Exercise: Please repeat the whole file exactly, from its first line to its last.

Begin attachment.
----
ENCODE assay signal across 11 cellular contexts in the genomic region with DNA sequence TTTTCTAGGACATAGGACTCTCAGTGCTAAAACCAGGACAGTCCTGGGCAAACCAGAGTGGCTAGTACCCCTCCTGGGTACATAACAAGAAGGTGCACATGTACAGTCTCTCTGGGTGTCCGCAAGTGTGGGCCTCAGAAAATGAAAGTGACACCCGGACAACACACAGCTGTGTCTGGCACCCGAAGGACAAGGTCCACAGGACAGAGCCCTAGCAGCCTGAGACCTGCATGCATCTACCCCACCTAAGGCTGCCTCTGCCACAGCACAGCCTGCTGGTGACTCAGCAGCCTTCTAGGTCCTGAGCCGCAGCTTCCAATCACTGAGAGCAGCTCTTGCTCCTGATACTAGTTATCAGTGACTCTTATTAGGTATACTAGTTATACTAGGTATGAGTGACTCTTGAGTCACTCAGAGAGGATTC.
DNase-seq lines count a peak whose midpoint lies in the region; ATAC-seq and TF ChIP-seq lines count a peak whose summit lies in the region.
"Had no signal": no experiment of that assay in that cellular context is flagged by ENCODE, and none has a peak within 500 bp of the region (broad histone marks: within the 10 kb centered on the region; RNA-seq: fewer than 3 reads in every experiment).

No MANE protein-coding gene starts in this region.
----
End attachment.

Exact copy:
ENCODE assay signal across 11 cellular contexts in the genomic region with DNA sequence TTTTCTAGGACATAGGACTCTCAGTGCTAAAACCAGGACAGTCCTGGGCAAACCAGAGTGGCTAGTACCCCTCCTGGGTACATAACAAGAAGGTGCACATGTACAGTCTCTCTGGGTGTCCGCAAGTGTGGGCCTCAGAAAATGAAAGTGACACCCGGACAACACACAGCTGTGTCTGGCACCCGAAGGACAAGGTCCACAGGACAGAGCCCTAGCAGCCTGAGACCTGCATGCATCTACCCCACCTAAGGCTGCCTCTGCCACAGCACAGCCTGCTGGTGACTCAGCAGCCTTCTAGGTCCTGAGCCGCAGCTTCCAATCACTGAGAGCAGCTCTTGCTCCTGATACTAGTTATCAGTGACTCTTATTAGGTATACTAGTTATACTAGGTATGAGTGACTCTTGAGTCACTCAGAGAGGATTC.
DNase-seq lines count a peak whose midpoint lies in the region; ATAC-seq and TF ChIP-seq lines count a peak whose summit lies in the region.
"Had no signal": no experiment of that assay in that cellular context is flagged by ENCODE, and none has a peak within 500 bp of the region (broad histone marks: within the 10 kb centered on the region; RNA-seq: fewer than 3 reads in every experiment).

No MANE protein-coding gene starts in this region.